Cas Anvar – The Expanse
Perhaps the most interesting facet of this whole issue is what has happened for Middle-Eastern actors post 9/11 . I remember clearly the fear that I shared with my fellow actors at that time about how we were going to be perceived. Would we ever be able to get another role? Would anybody want to hire us if we were all going to be known only as terrorists?
To the absolute surprise of all of us, there has never been a better time to be an actor with an ethnic background. There are now intelligent stories with meaty, three-dimensional characters being written for us. Granted most of the stories revolve around new world order post 9-11 storylines, but they are still nonetheless sophisticated, textured and human characters. There are opportunities that did not exist before. And there are roles being offered, like Kambiz’s in Shattered Glass, that are a pleasure to play.
I am proud of my Iranian origins and would want to be known as nothing else. But that’s me, Kasra Anvar, the person.
In all honesty I need to ask myself: if the climate in the arts was not moving towards favoring Middle Eastern artists, would I be shouting it from the highest hill? Probably not. It does not serve me or what I am trying to do in my life. It is neither my priority nor my passion.
When Kambiz Foroohar exposed Steven Glass for the charlatan he was he was doing his job. As a journalist. If being Iranian made it more difficult to do that job or to be taken seriously or even to have that great story given its credit, would the issue of culture be important enough to sacrifice what you are working towards? I am not sure.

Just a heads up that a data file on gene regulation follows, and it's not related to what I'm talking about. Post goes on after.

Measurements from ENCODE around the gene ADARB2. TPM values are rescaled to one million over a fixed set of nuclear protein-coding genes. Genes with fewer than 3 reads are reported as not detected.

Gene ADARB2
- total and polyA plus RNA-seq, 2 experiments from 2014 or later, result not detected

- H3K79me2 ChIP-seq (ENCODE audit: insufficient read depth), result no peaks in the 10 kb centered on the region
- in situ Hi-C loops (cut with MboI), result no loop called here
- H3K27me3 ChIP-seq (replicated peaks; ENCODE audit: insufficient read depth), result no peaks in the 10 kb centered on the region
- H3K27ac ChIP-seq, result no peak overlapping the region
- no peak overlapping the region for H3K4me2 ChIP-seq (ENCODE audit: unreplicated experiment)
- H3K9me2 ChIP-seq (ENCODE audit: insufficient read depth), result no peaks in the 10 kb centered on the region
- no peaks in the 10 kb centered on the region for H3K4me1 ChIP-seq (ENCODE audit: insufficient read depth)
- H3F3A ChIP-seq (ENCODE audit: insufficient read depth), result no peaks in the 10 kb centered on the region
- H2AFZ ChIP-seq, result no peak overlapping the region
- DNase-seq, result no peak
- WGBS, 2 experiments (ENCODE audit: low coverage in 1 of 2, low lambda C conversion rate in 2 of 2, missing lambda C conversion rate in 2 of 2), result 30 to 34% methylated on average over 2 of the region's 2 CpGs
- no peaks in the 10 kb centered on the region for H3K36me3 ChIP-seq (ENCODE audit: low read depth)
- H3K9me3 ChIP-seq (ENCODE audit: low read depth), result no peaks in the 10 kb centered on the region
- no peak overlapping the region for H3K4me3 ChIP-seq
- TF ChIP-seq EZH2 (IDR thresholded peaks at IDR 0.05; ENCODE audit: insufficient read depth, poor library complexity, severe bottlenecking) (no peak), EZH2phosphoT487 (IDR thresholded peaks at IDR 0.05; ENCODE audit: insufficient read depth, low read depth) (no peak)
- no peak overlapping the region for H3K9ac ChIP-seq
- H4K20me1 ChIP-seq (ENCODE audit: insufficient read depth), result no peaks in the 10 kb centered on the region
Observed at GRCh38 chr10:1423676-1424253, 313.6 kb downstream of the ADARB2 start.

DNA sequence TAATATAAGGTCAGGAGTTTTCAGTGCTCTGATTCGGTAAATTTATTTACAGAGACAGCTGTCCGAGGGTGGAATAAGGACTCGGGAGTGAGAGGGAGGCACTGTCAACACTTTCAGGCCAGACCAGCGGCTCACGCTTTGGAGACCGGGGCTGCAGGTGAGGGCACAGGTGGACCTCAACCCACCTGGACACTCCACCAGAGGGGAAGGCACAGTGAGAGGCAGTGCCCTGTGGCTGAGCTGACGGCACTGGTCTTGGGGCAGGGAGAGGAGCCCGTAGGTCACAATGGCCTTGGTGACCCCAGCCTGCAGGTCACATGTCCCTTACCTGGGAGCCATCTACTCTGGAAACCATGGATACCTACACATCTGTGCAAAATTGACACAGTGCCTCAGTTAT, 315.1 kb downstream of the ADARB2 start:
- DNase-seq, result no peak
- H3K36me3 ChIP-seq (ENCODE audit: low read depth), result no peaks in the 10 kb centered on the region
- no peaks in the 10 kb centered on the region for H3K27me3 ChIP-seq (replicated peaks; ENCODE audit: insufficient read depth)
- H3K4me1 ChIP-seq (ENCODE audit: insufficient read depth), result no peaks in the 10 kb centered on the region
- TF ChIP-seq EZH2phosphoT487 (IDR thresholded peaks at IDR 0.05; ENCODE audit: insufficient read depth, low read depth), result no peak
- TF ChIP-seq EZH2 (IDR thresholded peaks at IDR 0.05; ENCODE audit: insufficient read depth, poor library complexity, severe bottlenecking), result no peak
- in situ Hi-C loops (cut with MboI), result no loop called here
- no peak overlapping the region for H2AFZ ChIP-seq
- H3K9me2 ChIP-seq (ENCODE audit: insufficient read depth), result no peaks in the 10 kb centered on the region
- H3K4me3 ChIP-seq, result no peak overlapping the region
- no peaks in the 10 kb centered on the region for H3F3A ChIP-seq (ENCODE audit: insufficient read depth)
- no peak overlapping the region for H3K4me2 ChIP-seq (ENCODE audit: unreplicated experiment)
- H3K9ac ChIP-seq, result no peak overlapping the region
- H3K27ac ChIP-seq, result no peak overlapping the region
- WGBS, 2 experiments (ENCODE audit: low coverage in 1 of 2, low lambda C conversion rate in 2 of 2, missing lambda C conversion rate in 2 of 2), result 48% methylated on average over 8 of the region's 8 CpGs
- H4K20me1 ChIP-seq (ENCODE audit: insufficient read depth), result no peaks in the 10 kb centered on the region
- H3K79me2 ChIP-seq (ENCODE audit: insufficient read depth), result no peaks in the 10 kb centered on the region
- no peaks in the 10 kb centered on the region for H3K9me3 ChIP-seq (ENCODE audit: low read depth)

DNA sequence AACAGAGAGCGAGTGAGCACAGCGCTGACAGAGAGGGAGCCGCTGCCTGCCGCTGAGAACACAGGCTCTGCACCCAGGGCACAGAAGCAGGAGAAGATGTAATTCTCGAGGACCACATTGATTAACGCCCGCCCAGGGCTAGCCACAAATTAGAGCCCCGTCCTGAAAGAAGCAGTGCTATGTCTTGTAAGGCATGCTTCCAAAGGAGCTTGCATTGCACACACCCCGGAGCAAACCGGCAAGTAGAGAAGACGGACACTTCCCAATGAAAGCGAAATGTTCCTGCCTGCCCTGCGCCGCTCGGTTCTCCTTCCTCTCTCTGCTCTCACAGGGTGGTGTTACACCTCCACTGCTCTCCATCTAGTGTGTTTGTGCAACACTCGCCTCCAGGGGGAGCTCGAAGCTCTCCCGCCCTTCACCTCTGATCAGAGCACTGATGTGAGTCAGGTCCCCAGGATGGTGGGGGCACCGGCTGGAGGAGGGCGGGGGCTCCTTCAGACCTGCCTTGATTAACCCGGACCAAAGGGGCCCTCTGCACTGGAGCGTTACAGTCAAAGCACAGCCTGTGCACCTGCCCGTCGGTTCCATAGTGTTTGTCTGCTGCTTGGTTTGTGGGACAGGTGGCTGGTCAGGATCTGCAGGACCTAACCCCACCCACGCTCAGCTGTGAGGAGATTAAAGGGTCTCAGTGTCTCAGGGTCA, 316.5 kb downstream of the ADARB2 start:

Iranian parents with children born in North America since 1960 should ask their kids how their cultural background effects or impedes their lives. I am betting based on the many discussions with my cousins, all of whom share my experiences, that many would say they find reconciling the two worlds difficult, and most often the Iranian culture is the one that loses the fight.
How many of you know Iranian kids or adults who have changed their names from Kourosh to Jack or from Maziar to Mike or from Kasra to Cas for the sake of integration? I don’t think it is right or wrong… simply human nature.
I am an artist first and foremost. I am also a Canadian citizen of Iranian background. But my passions and opinions are not rooted in culture nor partisan politics but rather in issues of the human condition.
Cas Anvar, the actor, can and should be anything the script calls for.